- When you provide feedback to another person, be persuasive, but make it clear that you are not demanding action. You are making a suggestion. You are no one's boss. When you receive feedback, thank that person but feel free to reject it.
- Be okay with failure. Don't get pissed if the project isn't what you envision or if you disagree with someone. It is not your project. I repeat, it is not your project. It is the team's project. In a hackathon, you should be ready to embrace your own, and other people's, mistakes, lack of knowledge, and lack of technical expertise. Seriously, just have fun and enjoy creating new relationships.
Is a hackathon more about learning and supporting team members or completing your project and winning?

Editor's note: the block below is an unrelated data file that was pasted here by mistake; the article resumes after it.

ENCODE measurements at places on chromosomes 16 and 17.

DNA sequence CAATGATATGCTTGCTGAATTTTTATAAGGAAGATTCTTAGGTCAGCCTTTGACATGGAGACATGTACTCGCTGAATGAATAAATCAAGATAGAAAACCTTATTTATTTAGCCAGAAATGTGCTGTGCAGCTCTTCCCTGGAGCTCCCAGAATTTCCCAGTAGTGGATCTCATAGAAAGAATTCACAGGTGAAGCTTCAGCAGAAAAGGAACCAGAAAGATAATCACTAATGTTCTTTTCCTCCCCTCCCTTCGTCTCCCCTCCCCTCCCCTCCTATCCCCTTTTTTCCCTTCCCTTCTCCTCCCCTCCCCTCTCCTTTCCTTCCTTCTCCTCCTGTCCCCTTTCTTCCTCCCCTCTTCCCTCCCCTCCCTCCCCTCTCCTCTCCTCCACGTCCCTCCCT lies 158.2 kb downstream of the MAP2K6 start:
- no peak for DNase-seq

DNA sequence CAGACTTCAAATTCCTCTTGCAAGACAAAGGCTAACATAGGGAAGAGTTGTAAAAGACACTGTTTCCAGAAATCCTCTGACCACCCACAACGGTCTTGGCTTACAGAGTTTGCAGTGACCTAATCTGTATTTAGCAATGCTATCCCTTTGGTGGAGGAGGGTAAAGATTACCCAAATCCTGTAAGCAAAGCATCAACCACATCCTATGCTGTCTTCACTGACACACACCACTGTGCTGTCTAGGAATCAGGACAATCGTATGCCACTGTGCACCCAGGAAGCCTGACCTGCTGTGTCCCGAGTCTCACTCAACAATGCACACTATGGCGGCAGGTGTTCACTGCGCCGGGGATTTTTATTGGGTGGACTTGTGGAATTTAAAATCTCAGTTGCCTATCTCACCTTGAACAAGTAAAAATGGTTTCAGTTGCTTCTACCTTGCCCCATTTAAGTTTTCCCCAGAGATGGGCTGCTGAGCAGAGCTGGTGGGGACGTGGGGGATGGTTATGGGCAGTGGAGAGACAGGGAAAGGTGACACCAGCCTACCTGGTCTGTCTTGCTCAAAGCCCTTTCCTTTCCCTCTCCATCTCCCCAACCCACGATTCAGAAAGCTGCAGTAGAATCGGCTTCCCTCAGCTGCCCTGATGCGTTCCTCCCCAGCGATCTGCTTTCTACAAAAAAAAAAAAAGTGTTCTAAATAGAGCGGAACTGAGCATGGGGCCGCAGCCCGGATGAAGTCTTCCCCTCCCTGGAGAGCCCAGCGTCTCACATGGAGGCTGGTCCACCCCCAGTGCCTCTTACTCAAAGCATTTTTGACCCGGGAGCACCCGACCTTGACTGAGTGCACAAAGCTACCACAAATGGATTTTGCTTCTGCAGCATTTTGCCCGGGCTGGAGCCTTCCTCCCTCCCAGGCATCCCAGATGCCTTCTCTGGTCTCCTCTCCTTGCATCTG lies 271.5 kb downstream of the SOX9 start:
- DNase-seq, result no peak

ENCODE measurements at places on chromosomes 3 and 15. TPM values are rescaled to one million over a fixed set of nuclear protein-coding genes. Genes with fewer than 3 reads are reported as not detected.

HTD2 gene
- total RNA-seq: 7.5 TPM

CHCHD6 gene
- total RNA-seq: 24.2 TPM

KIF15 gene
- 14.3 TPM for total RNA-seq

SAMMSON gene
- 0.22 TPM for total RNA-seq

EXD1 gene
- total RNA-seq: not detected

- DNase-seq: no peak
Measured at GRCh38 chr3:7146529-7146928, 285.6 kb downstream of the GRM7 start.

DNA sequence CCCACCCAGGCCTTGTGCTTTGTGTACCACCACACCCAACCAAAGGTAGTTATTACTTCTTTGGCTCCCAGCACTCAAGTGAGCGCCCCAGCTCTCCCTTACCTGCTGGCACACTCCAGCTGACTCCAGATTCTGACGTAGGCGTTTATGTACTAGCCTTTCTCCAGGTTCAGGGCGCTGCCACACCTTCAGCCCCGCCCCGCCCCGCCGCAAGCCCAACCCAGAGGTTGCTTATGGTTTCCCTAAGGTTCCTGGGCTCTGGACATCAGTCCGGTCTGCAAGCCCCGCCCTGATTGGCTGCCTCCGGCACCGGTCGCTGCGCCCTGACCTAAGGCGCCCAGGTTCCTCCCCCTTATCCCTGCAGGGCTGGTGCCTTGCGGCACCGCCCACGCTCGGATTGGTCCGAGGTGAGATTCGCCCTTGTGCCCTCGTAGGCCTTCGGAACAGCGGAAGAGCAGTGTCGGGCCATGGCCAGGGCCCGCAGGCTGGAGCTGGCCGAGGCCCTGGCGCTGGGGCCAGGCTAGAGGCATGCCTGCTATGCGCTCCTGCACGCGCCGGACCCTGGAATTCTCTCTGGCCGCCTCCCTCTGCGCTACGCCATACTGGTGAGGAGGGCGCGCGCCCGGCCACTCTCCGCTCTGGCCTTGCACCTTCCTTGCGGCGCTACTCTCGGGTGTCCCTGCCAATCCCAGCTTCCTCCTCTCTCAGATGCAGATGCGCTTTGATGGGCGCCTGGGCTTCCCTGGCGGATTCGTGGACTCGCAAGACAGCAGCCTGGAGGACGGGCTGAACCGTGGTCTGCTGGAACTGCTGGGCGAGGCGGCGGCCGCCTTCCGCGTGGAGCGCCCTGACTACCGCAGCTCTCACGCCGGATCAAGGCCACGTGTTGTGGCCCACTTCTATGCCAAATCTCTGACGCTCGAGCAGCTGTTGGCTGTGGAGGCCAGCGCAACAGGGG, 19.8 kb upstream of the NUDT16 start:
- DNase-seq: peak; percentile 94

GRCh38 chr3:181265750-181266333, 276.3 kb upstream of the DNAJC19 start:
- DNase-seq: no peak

How you answer this question will depend on who you are. At hackathons, you'll meet both the Mr. Rogers and Ricky Bobbys of the world. Some people are there for the inclusive, volunteer experience, excited to help fellow team members grow in their knowledge and technical expertise. Other people are there to build and win. When you get people at the opposite ends of this spectrum on the same team, there will be conflict. I've seen it happen.
When selecting who you will work with, ask questions that can help you know if a person cares more about having fun or winning.
Personally, I find myself torn between both perspectives. I love winning. I love giving 110%. I value hard work and want my team members to share this perspective. At the same time, I want to support all the people at hackathons who are excited to start learning new technical skills. It's a difficult balance. Not sure I have a great answer for this question. Just be aware that it is a thing.